Growing Old - a poem by Matthew Arnold
What is it to grow old?
Is it to lose the glory of the form,
The lustre of the eye?
Is it for beauty to forego her wreath?
Yes, but not for this alone.
Is it to feel our strength
Not our bloom only, but our strength decay?
Is it to feel each limb
Grow stiffer, every function less exact,
Each nerve more weakly strung?
Yes, this, and more! but not,
Ah, 'tis not what in youth we dreamed 'twould be!
'Tis not to have our life
Mellowed and softened as with sunset-glow,
A golden day's decline!
'Tis not to see the world
As from a height, with rapt prophetic eyes,
And heart profoundly stirred;
And weep, and feel the fulness of the past,
The years that are no more!
It is to spend long days
And not once feel that we were ever young.
It is to add, immured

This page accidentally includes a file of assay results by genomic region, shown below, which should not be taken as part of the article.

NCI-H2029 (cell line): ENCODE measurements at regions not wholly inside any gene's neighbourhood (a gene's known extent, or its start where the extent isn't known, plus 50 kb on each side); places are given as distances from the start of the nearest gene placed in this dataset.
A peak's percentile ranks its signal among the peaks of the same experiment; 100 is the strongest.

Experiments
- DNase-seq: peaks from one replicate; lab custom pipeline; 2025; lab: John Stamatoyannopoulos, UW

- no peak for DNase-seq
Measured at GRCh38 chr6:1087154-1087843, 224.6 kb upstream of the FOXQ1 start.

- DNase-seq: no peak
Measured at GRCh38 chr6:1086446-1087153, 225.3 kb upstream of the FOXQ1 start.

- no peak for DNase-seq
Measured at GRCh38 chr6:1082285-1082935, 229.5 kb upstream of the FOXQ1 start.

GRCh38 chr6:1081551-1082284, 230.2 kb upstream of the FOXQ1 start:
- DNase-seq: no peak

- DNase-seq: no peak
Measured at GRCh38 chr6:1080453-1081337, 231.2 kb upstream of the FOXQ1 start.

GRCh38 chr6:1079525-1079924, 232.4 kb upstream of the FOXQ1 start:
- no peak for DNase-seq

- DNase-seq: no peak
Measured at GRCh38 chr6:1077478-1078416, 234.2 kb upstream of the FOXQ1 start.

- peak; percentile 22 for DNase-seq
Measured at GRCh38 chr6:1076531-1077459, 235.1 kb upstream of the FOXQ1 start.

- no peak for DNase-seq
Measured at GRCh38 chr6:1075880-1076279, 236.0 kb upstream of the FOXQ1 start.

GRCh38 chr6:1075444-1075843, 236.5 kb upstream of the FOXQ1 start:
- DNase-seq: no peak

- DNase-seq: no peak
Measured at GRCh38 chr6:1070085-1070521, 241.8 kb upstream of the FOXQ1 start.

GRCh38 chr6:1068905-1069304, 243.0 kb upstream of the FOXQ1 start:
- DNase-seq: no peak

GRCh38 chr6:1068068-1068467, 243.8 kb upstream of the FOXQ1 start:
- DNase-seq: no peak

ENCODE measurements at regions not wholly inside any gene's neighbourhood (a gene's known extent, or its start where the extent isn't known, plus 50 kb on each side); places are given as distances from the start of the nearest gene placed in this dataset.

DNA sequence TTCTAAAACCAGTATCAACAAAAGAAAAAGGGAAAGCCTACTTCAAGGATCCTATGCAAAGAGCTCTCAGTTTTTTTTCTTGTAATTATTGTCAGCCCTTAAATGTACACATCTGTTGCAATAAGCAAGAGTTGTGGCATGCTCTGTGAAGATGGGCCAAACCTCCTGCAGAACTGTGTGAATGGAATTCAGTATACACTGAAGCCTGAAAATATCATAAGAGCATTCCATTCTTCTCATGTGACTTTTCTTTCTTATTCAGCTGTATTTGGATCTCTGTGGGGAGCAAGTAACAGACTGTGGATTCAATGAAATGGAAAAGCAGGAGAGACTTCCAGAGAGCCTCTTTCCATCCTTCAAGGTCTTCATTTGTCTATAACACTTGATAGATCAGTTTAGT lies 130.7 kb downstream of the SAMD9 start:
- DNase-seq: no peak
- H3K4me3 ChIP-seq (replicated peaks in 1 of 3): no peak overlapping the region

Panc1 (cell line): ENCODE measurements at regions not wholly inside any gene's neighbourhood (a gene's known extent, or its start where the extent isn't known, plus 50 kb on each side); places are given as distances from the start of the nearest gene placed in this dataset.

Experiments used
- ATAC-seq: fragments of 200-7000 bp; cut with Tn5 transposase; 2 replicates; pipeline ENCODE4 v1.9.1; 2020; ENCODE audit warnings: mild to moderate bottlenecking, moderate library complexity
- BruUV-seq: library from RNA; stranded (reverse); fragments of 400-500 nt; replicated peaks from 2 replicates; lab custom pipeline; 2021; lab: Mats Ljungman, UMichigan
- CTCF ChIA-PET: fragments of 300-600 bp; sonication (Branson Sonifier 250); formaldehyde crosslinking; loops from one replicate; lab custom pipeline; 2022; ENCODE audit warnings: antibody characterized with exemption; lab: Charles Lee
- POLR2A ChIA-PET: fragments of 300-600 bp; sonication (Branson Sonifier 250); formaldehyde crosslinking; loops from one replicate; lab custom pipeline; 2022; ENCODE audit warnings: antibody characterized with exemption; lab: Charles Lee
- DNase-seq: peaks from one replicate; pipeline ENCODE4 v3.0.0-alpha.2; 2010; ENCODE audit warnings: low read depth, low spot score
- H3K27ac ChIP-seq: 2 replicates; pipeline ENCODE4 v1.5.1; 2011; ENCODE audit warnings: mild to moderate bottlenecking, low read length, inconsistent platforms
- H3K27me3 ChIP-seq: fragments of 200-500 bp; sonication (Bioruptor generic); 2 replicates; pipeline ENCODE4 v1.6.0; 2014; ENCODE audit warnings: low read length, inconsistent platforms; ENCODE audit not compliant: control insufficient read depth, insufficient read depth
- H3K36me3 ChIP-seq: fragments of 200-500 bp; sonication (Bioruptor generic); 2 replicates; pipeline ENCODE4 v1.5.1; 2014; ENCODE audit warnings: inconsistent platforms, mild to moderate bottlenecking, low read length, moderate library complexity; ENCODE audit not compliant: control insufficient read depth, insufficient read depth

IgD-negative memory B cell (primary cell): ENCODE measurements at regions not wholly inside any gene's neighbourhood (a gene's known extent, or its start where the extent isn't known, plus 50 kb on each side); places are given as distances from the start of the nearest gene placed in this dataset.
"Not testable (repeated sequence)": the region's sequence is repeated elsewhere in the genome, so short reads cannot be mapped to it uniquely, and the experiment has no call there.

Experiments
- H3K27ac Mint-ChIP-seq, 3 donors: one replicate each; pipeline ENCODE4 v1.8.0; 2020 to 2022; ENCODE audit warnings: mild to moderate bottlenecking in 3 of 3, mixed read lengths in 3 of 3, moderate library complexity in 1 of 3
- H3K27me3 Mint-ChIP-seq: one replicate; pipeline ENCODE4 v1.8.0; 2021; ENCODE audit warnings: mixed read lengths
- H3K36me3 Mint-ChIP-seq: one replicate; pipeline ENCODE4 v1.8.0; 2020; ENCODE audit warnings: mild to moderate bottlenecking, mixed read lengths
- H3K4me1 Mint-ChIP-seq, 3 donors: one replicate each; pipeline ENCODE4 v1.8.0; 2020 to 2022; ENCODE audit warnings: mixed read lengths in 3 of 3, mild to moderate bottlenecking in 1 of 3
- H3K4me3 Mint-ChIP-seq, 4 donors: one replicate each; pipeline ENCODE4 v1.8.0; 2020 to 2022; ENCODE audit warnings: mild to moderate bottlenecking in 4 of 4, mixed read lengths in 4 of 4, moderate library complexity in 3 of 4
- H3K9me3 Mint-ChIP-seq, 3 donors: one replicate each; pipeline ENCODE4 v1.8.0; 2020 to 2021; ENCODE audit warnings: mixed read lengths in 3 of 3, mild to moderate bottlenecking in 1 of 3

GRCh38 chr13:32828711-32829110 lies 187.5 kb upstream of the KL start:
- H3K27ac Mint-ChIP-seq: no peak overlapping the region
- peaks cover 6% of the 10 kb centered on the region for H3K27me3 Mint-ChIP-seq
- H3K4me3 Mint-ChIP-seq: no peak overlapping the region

In the hot prison of the present, month
To month with weary pain.
It is to suffer this,
And feel but half, and feebly, what we feel:
Deep in our hidden heart
Festers the dull remembrance of a change,
But no emotion none.
It is last stage of all
When we are frozen up within, and quite
The phantom of ourselves,
To hear the world applaud the hollow ghost
Which blamed the living man.
When we are younger we often imagine how great it would be to be older. However, when we are older, we can no longer enjoy life the way we used to, due to our physical body. Therefore the poem “Growing Old” by Matthew Arnold, basically interprets, that we should enjoy the present time we are given in life rather than looking forward to a time we think we’ll enjoy. Matthew Arnold has described the elderly people and the meaning of the poem, right through the poem, with the help of poetic devices. The specific idea of imagery of this poem appears to be related directly to the passage on old age people. For example, “Grow stiffer, every function less exact,” this quote states that once you’re older, the body of an old age person becomes...
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